By: Patrick Collins
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Medical Providers: Colorado Injury Update – 10 Things to Know About Personal Injury Cases
Medical providers not only help heal individuals who have suffered a personal injury, but they also play a crucial role in their compensation. Much to the injured party’s detriment, sometimes medical providers don‘t understand the personal injury case process or what evidence is needed to prove their patient‘s claim. Here are ten essential points that Colorado medical providers should know about personal injury cases and their patients who are pursuing them.
1. Your Medical Documentation Can Make or Break a Personal Injury Case
Medical records are vital pieces of evidence in any personal injury case. After all, your patient is claiming that they have suffered injuries. They are asking the court to provide them with compensation for medical expenses, future medical expenses, and compensation for their pain and suffering.
Their medical records are one of the most significant pieces of evidence they have. They need you to ensure that their records have correct, thorough information about the circumstances that caused their injuries and any treatments they have received.
2. Patient Prognosis Must Match the Records
Additionally, your patient‘s prognosis must also match up to your records about them. If you state that they are permanently disabled, will your medical documentation support that? Insurance adjusters and juries will be looking to ensure that they do. If they don‘t, your patient is likely to get less compensation.
3. Patients Need Open Communication
Patients impacted by a personal injury need medical providers, someone who takes the time to treat them and hears their symptoms, and documents them accurately. When a medical provider doesn‘t take their time with a patient, the records suffer.
4. The Duration and Extensiveness of Treatments Plays a Role
Personal injury patients don‘t want unnecessary or endless treatments that won‘t improve their overall condition. If it‘s determined that some of these treatments weren‘t medically necessary, your patient could be on the hook to pay for them and not the person who caused their injury.
5. Old Injuries Can Impact a Claim
While you might think an old injury would hurt their claim, it can actually do the opposite. If your patient had a previous injury, it might actually help them receive more for their injuries. The party who caused their personal injury “takes them as they are,“ meaning if they exacerbate an old injury, they are still liable for it.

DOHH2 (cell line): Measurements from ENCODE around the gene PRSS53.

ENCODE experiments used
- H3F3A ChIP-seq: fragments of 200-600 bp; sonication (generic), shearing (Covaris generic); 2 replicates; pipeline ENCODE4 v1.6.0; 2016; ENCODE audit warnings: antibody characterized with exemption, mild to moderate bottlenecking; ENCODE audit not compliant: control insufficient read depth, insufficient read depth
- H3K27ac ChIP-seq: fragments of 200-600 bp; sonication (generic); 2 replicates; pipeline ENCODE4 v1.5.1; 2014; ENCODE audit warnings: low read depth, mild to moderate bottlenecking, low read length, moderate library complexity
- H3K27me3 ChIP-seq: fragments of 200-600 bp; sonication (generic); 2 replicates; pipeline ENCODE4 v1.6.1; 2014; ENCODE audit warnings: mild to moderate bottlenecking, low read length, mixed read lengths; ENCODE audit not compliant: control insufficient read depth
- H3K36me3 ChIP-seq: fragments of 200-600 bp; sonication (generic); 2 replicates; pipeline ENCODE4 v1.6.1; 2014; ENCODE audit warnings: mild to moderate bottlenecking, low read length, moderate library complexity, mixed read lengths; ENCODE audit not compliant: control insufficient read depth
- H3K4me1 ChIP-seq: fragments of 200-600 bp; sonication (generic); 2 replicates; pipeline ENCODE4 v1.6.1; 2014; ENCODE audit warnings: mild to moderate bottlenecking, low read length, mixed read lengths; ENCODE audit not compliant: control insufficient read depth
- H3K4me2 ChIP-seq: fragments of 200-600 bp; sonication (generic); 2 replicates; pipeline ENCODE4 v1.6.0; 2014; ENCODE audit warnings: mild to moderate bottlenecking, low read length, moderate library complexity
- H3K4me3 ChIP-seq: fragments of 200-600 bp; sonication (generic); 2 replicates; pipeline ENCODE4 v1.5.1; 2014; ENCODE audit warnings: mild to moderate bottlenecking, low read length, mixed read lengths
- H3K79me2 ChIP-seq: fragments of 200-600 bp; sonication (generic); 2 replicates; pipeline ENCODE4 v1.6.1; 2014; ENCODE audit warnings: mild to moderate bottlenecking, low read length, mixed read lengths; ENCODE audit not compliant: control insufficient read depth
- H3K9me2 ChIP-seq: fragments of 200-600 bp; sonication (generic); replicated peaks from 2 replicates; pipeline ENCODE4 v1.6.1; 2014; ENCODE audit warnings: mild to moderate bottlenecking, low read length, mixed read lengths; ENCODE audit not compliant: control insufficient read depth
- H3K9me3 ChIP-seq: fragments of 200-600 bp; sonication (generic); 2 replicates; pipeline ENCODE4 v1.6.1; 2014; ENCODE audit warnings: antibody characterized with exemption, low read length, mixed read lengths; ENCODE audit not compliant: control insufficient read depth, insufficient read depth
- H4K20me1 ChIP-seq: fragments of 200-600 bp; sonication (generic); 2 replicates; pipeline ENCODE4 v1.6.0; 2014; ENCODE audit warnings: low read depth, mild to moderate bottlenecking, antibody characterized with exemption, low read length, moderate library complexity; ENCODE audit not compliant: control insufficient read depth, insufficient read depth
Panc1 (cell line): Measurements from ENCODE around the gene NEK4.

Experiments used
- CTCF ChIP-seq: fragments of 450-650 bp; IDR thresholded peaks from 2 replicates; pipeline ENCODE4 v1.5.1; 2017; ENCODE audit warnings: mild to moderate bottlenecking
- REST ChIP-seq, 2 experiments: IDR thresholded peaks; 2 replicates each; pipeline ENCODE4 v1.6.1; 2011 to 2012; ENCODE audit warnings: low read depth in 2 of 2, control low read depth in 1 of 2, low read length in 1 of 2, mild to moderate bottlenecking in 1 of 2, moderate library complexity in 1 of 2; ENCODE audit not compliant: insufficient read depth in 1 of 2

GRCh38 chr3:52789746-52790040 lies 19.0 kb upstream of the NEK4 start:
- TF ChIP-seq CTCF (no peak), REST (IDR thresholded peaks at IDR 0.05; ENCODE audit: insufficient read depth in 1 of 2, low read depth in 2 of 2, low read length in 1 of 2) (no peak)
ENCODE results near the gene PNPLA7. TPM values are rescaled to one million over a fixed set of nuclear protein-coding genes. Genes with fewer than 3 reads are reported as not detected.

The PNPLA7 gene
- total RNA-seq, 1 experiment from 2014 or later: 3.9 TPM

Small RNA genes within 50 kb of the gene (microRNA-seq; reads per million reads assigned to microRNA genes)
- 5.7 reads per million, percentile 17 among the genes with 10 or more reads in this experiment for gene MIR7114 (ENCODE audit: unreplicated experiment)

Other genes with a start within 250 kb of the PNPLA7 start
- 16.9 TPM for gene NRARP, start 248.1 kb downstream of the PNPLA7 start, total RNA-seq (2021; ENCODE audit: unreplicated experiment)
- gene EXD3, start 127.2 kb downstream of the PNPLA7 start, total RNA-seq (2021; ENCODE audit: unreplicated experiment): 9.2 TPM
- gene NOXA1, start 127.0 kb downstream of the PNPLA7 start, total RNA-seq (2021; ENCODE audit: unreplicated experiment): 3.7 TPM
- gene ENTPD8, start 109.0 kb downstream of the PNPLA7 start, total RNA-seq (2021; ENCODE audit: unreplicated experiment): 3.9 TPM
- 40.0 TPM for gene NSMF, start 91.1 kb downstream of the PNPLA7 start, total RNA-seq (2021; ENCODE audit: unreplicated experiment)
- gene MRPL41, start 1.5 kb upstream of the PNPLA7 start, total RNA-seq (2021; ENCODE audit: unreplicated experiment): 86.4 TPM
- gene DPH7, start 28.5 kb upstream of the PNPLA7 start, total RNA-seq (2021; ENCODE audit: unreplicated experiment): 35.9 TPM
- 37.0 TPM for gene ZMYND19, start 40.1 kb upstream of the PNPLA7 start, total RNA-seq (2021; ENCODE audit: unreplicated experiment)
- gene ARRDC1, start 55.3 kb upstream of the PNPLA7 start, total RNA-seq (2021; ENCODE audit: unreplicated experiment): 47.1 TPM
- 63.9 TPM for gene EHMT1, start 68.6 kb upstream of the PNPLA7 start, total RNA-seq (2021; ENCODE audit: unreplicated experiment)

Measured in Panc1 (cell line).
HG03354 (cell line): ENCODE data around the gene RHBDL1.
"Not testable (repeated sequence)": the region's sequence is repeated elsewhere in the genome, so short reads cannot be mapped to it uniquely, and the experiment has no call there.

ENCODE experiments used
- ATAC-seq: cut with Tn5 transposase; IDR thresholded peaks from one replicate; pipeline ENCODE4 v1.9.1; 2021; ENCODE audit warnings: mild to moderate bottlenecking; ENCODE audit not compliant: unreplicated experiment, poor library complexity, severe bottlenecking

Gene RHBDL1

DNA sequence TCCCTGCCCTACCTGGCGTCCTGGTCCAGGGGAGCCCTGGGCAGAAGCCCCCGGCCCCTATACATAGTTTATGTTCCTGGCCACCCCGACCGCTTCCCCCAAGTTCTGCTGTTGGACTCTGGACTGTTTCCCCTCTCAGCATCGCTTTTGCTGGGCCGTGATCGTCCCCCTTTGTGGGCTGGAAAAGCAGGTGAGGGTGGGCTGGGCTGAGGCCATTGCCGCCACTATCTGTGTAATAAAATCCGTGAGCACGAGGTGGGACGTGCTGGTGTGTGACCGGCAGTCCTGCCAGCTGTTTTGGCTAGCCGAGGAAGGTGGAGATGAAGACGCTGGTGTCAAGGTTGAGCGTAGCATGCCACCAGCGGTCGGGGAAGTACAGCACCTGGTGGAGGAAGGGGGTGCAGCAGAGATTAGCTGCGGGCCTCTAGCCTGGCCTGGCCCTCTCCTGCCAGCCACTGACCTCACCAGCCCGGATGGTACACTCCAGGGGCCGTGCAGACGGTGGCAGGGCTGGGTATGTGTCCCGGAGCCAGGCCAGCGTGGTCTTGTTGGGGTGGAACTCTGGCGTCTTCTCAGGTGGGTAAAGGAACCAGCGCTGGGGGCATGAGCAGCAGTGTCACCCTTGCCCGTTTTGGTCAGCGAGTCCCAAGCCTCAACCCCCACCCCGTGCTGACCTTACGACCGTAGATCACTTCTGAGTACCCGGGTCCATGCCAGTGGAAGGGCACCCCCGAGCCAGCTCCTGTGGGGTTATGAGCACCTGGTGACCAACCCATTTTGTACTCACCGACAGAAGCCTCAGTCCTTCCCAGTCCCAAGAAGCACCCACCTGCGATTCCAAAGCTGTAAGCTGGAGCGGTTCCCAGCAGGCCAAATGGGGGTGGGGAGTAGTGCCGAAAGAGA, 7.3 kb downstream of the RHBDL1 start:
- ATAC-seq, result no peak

6. Personal Injury Patients aren‘t More Likely to File a Legal Claim Against You than Other Patients
Some medical providers, especially physicians, are reluctant to provide their professional opinion or get involved with their patient‘s personal injury claim. They fear that if their patient uses their legal rights to pursue compensation against the person who caused their injuries, they could do the same thing to them now or later. This simply isn‘t true.
7. Honesty is Always the Best Policy
Whether you believe what you have to say will help or hurt your patient‘s legal case, honesty is still always the best policy. Give your honest, professional medical opinion in the patient‘s chart, when speaking with other doctors or their lawyer, and if being deposed or testifying.
8. Patients Who Have Legal Representation Typically Receive Higher Settlements
A study conducted by the Insurance Research Council shows that people who have suffered bodily injuries in a motor vehicle collision resulting from the driver, manufacturer, and/or government negligence win 3.5 times more compensation if they are represented by an attorney than injured individuals who don‘t hire a personal injury attorney. The study also found that in 85 percent of cases where an insurance company settles an injury claim, the injured party was represented by an attorney.
9. Not All Personal Injury Claims Turn into Lawsuits
Medical providers should also be aware that not all personal injury claims reach the litigation stage. In fact, the vast majority are settled out of court before a trial begins. According to the U.S. government, only about four to five percent of personal injury cases don‘t settle and go to trial.
10. You Can Refer Patients to Personal Injury Attorneys
It‘s not uncommon and legal for medical providers to refer their personal injury patients to a few different personal injury attorneys who can help them obtain compensation. Personal injury lawyers can often work with you to ensure that the patient‘s medical bills are paid once their settlement comes through by setting up a medical lien.
If you don‘t understand your role in a patient‘s personal injury claim or are unsure how you can help them, it‘s best to speak with their attorney. Dr. Collins understands both the medical and legal aspects of personal injury claims as he worked as a licensed Chiropractic Practitioner before practicing law. He will provide your personal injury patients with the best legal outcome possible.